Of her plays that might have worked for Carlotta, Laws chose the one she wrote in the same workshop with Sarah Ruhl that spawned the other Carlotta plays this year. Laws finds the play well-suited to the Carlotta format, and is excited by her “last chance” at YSD to work with director Katherine McGerr. The violence in the play—Laws says her theme is “crushed innocence”—is necessary because, Laws says, the play treats “things that scare me and provoke questions I might not know how to ask in real life.” The presence of war in our time is one such frightening aspect of modern life, and Laws aims for a cathartic exploration of her theme, which may leave the audience somewhat troubled. Her second-year play, Blueberry Toast, was violent in a more satiric way, and—as directed by Dustin Wills—went for extremes of behavior.
Key to Bird Fire Fly is its tempo and rhythm, in Laws’ view of her work. And to achieve her ends she’s willing to take risks with the conventions. Educated at Baylor in Texas, her home state, Laws was encouraged by generous teachers to write plays and then worked for three years at the Rattlestick Playwrights Theater in New York to hone her craft further. She recently had the experience of seeing an early play of hers worked on in a drama class at Baylor and looks forward to the day when one of her plays will be given a full production in Texas, where theater, she says, is an important part of the local culture.
Bird Fire Fly plays Sat, 5/10, and Wed, 5/14, at 8 p.m., and Tues, 5/13, and Fri, 5/16, at 2 p.m.
Kate Tarker calls her play Thunderbodies “a fun play” and “a little war comedy.” Originating in the same workshop class with her Carlotta colleagues, the play received a reading with professional actors and was viewed by everyone as “clearly my breakthrough play.” The anarchic style of the play was nurtured by the Clown class Tarker took with Christopher Bayes, YSD’s master of extremely energetic comedy. At ninety minutes, Thunderbodies is “an epic one act” consisting of separate scenes that “come together at the end.” The approach is satiric, “topsy-turvy,” with “lots of physical comedy, body talk, and lower body energy.”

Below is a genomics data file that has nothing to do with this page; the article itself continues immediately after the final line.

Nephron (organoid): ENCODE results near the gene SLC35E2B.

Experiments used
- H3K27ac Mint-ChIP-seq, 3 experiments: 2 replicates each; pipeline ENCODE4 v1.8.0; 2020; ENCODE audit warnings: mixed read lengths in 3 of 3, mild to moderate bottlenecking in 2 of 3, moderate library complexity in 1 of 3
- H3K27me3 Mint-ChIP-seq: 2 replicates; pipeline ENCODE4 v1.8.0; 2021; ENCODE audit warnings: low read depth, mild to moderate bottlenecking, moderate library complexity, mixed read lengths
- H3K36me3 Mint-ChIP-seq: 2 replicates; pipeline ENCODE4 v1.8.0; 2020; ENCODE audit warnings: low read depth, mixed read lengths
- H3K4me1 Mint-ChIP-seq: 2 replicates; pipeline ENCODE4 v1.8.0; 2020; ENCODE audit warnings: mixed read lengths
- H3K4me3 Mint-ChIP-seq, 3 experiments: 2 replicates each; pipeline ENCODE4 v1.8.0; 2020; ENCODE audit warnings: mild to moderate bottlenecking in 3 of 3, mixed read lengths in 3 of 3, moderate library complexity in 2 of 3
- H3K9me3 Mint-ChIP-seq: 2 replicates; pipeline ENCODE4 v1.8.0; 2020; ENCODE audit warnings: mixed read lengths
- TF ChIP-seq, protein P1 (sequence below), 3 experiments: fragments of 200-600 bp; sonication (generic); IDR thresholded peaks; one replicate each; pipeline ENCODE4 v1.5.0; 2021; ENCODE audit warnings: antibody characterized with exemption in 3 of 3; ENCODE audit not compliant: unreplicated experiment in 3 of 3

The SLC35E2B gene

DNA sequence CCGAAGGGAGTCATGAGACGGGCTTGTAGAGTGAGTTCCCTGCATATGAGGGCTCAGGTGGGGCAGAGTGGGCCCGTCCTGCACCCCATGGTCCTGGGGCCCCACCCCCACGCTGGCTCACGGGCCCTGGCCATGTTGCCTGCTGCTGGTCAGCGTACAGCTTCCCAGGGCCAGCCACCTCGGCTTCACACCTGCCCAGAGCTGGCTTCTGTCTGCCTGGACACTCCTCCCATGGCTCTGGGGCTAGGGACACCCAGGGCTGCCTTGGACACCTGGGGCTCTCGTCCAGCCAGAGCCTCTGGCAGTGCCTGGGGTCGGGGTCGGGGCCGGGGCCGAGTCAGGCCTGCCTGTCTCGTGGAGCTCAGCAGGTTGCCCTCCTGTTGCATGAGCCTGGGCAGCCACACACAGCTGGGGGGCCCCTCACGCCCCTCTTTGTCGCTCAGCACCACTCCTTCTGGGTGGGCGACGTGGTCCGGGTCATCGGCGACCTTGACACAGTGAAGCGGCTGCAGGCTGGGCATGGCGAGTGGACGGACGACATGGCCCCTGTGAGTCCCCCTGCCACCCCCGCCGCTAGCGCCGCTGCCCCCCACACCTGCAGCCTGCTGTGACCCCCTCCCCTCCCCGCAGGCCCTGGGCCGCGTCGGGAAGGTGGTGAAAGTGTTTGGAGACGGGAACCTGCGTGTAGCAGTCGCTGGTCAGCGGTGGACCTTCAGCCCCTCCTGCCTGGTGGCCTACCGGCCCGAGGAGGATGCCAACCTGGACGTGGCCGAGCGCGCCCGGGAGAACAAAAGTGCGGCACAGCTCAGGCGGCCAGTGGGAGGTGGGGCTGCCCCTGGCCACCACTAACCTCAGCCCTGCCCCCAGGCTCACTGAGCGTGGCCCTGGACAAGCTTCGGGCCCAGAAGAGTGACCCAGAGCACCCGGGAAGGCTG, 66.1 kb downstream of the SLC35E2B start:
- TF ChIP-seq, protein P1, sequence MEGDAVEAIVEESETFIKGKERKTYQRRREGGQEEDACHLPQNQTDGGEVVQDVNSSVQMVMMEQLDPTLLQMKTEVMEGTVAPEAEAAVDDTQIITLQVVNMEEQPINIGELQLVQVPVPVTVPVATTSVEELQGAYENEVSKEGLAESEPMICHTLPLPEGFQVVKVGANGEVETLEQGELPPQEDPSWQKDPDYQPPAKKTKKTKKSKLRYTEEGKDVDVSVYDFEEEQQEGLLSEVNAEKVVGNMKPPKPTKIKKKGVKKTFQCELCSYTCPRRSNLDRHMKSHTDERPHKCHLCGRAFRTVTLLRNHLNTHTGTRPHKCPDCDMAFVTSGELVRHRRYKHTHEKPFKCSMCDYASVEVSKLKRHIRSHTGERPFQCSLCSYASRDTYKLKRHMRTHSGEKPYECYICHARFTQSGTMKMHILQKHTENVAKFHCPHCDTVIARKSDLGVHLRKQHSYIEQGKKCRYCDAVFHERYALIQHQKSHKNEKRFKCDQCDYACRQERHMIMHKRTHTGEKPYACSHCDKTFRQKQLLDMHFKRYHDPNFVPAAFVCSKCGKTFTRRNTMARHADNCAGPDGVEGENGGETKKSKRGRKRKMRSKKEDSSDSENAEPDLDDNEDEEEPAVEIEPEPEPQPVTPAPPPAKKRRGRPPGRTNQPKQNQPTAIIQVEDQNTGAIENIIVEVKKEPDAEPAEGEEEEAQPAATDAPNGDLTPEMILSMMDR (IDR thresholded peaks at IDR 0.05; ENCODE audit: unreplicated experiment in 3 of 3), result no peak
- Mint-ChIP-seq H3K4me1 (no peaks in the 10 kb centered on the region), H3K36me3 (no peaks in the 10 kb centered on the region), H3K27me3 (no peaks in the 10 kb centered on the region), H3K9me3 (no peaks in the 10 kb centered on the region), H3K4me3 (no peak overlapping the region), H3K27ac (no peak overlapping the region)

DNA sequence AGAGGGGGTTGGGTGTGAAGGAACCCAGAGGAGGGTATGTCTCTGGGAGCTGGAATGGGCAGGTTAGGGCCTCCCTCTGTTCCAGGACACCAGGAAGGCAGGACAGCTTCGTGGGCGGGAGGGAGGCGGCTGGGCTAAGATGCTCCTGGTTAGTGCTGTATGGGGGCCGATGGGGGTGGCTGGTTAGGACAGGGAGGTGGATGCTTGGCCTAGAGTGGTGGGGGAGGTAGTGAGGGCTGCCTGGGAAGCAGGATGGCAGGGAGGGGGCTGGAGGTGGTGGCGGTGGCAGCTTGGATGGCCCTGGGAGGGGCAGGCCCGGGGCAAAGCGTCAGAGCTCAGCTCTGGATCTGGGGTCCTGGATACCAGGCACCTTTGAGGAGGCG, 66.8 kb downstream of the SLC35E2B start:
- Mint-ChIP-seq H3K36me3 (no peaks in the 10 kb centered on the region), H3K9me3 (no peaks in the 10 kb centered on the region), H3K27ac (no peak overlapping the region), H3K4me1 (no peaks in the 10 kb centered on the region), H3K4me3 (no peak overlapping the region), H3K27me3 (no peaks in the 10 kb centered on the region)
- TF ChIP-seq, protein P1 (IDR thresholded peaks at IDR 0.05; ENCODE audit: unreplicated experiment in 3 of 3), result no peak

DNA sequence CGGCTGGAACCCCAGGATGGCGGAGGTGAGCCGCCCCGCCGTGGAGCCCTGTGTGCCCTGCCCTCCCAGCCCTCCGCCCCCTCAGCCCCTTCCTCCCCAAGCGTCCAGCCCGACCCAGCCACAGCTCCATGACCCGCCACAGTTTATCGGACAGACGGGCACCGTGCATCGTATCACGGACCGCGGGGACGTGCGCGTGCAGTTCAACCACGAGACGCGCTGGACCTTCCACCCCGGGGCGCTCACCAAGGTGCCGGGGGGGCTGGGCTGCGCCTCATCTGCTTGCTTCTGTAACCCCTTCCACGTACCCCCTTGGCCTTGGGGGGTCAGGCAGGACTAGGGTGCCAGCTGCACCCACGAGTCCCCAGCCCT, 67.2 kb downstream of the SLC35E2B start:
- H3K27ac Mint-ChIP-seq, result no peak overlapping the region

The play derives from both physical and intellectual inspirations. Written when, in fall of her 2nd year, she broke her foot, the play was influenced by an experience that, Tarker says, made her much more aware of her body and the physics of doing formerly simple tasks. At the same time she was reading M. M. Bakhtin’s study of Rabelais, in which Bakhtin formulates his ideas of the “carnivalesque” as a subversive force and the “grotesque body” as a means of liberating that force. Reading that work, Tarker says, gave her “more permission to create ravenous characters.” And to set her play in what she calls “the medieval now.”
With her background in visual art, Tarker comes to theater from a somewhat different perspective and says she likes to write about “outsiders looking in.” Her “origin story” as a playwright, she says, occurred when she went to an African chimpanzee sanctuary to work on a visual art project. For half of her time there, the art supplies did not arrive and so she spent a lot of time writing detailed journal entries. The act of writing took her toward other interests, such as the varied arts approach the Interlochen Arts Academy, her high school in Michigan, fostered. In addition to play-writing, while at Yale she directed a play by Phillip Howze at the Cabaret and acted in a show, The Most Beautiful Thing in the World, devised with Gabriel Levey, this past fall.
Thunderbodies plays Sun, May 11, Tues, May 13, and Fri, May 16, at 8 p.m., and Thurs, May 15, at 2 p.m.
This year’s Carlotta plays, while having in common, perhaps, a willingness to address the theme of war to provoke rawer or more visceral emotions from the viewer, take three decidedly different approaches to their themes and offer three unique theatrical experiences. The shows, besides adding to the challenging work of the three graduating directors, feature casts of first and second-year actors, many of whom have been seen in thesis shows or at the Cabaret, such as Celeste Arias, Aaron Bartz, James Cusati-Moyer, Melanie Field, Christopher Geary, Jonathan Majors, Julian Elijah Martinez, Yahya Abdul-Mateen II, Tom Pecinka, Bradley James Tejeda, Shaunette Renée Wilson.
Look forward to interesting offerings this year at the Carlotta Festival of New Plays.
The Carlotta Festival of New Plays Yale School of Drama May 9-May 16, 2014 The Iseman Theater 1156 Chapel Street
[Note: an earlier version of this article erred in the chronology of Kate Tarker's trip to the chimpanzee sanctuary (before college, not after), the location of her high school (Michigan not Colorado), and her studies at Reed (Literature-Theatre, not Visual Arts). Our apologies for any confusion.]